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Grass pollen discharging granules on exposure to water - picture by Dr H Morrow Brown

Dust Mite - picture by Dr H Morrow Brown

Dr H Morrow Brown MD
General Medical Council Registered Specialist
for Allergy and Respiratory Medicine


Other Causes of Allergic Problems in the Home

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Some environmental contaminants, such as mercury, lead, and arsenic, are very toxic and the symptoms of poisoning can be very insidious in onset, but this is not allergy, which is an excessive reaction to a very tiny amount of the allergen. Our homes are increasingly contaminated with chemicals, but to condemn all chemicals relatively new to our environment would be just as foolish as to accept them all as harmless. In my experience very few patients can be clearly shown to react to environmental chemicals, so it is difficult to know whether the case-histories shown here are exceptional, or if there are many others where the association has not been recognised. Are these cases the tip of an invisible iceberg? Are less extreme examples overlooked?

Some chemicals are more liable to cause allergies than others, just as mites, pets, and pollen are the commonest natural substances to cause allergic problems, so it is important to know which chemicals are most allergenic and where they are to be found. For example modern furniture is often made with a mixture of sawdust and formaldehyde resin glues, which liberate traces of formaldehyde into the air for a long time after they are installed in the home. This produces the characteristic odour of new furniture and carpet shops which have an immediate effect on many people, but it is unclear how important this can be except to a few very sensitive subjects.

Many houses have had urea-formaldehyde foam, which is banned in Canada, installed as cavity wall insulation.

Polyurethane foamIn recent years there has been a great deal of scattered research on a group of chemicals called isocyanates, which very allergenic and used the manufacture of many plastics, especially polyurethane foams which are used everywhere in the modern environment. Many workers exposed to isocyanates developed occupational asthma. Recovery on removal from exposure was expected, but asthma quite often continued unabated. Much evidence relating to isocyanates and allergy has recently been reviewed, and has been pointed out that most homes today contain polyurethane foam products, such as mattresses, pillows, and cushions, so some exposure will continue in the home and could explain persistence of asthma.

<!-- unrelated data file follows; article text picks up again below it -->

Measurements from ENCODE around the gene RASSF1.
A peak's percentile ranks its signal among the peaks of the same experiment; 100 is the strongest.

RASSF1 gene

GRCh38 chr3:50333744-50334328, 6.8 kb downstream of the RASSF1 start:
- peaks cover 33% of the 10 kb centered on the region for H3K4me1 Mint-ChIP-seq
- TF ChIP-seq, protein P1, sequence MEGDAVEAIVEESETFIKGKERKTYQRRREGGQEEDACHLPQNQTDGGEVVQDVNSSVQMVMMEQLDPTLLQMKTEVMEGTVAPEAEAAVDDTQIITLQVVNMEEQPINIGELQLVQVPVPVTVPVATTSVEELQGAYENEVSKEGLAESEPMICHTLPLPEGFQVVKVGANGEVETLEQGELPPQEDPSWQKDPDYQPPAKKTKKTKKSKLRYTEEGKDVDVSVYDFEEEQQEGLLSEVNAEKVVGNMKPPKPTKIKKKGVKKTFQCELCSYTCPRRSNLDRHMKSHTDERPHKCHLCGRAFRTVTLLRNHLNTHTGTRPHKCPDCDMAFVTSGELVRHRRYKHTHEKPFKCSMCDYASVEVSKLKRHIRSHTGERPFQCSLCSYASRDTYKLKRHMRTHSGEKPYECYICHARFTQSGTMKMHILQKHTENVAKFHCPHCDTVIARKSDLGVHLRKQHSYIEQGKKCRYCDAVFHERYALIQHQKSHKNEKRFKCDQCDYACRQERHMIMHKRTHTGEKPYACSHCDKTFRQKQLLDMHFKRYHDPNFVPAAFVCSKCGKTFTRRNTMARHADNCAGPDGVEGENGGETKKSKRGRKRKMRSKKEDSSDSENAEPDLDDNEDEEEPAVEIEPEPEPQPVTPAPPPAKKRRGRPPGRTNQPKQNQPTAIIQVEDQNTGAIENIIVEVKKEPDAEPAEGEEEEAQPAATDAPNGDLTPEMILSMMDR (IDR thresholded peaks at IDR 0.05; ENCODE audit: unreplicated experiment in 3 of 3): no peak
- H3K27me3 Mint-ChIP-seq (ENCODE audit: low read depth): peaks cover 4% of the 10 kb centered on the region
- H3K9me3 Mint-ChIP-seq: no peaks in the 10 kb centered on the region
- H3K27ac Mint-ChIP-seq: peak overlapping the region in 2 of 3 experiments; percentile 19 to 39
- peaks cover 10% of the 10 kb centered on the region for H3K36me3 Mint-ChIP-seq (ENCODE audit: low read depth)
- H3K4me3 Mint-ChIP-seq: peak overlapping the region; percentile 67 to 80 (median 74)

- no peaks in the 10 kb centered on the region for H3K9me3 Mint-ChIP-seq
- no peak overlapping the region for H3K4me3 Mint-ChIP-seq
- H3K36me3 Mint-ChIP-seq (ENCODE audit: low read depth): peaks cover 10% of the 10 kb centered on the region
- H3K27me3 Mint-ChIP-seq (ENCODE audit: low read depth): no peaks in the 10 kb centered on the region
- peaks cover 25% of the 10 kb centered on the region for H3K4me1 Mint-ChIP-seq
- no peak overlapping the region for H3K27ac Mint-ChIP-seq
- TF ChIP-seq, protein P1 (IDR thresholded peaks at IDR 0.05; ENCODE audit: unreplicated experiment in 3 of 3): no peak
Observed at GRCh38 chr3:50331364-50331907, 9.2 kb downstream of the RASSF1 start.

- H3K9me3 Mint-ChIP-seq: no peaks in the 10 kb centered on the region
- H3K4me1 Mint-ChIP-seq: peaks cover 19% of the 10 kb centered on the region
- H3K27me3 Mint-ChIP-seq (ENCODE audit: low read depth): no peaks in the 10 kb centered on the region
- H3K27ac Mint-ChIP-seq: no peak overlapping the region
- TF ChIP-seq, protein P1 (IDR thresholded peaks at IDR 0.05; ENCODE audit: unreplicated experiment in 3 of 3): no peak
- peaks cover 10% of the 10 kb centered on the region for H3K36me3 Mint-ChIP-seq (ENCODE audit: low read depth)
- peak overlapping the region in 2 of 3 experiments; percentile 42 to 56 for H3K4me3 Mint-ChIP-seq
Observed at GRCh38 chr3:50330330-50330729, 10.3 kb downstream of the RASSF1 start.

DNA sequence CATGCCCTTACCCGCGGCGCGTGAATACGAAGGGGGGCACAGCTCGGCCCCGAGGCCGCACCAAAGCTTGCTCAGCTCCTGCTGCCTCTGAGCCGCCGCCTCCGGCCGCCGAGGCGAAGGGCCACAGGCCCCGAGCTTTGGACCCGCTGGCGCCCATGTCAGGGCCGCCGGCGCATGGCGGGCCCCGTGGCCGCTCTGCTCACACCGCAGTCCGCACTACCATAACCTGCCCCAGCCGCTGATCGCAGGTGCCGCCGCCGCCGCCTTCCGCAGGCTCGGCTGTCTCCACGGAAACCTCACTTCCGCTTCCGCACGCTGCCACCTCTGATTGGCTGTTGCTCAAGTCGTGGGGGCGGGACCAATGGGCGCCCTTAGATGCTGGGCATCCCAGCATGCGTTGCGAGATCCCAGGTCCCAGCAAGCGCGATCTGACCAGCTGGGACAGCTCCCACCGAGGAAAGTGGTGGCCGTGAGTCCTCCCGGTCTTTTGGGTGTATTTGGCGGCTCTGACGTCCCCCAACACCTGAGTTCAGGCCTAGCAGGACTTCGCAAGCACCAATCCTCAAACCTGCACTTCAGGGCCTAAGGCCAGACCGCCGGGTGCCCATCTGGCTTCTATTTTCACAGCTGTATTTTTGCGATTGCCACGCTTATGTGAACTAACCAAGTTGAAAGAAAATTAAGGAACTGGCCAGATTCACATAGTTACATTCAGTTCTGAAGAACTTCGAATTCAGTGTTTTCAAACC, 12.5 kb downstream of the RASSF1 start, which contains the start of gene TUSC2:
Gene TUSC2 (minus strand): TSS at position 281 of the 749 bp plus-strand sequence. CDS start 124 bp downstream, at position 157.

All these ubiquitous plastic products, which have only been introduced within the last fifty years, still contain traces of isocyanates left over from the manufacture of the polyurethane foam, so that our homes have become contaminated to a varying degree with these very potent sensitisers. The increase in use of these products in bedding has been found to increase in parallel with the increase in asthma in children in one study, and the increase in usage of this bedding material also corresponds to the development of asthma in ethnic minorities who adopt a western life-style. Isocyanates are the largest cause of occupational asthma and their greatest use is in the production of polyurethane foams during which there is usually an excess of isocyanate which is not totally used up during the chemical reaction which takes place during manufacture.

This significance of this observation will have to await further research, but it has also been shown that sensitisation can be caused by absorption through the skin as well as by inhalation. Evidence for absorption of allergens by this route has been clearly associated with the causation of peanut allergy from ointments rubbed into babies skins which contain peanut oil, often called arachis oil on the label. The development of dangerous allergies to latex over recent decades could be attributable to increased use of rubber gloves, and the simultaneous use of hand disinfectants which may damage the skin and facilitate the entry of latex allergens through the skin.

Natural Gas and Allergy to the Added Smells

Surveys have shown that cooking by gas causes increased pollution with nitrous fumes in the kitchen, especially without an extraction fan, and increases incidence of asthma. This patient insisted that gas was the cause of her chronic asthma, and even that she could tell within minutes if a strange house had natural gas or not, even when the central heating was off, by her chest tightening up, but the possibility was dismissed as impossible.

Because natural gas has no smell it is necessary to add smells as a safety measure, so the Gas Company supplies ‘scratch’ cards which contain micro-encapsulated substances which, when scratched, liberate the smells which are added to gas so that householders will know what gas smells like. This patient reacted to only one, her peak flow dropping from 400 to 250 by three hours, so that she was reluctant to try this again.Further confirmation was obtained by making a 10% mixture of natural gas and air in a rebreathing bag and showing that this also produced a drop in the peak flow.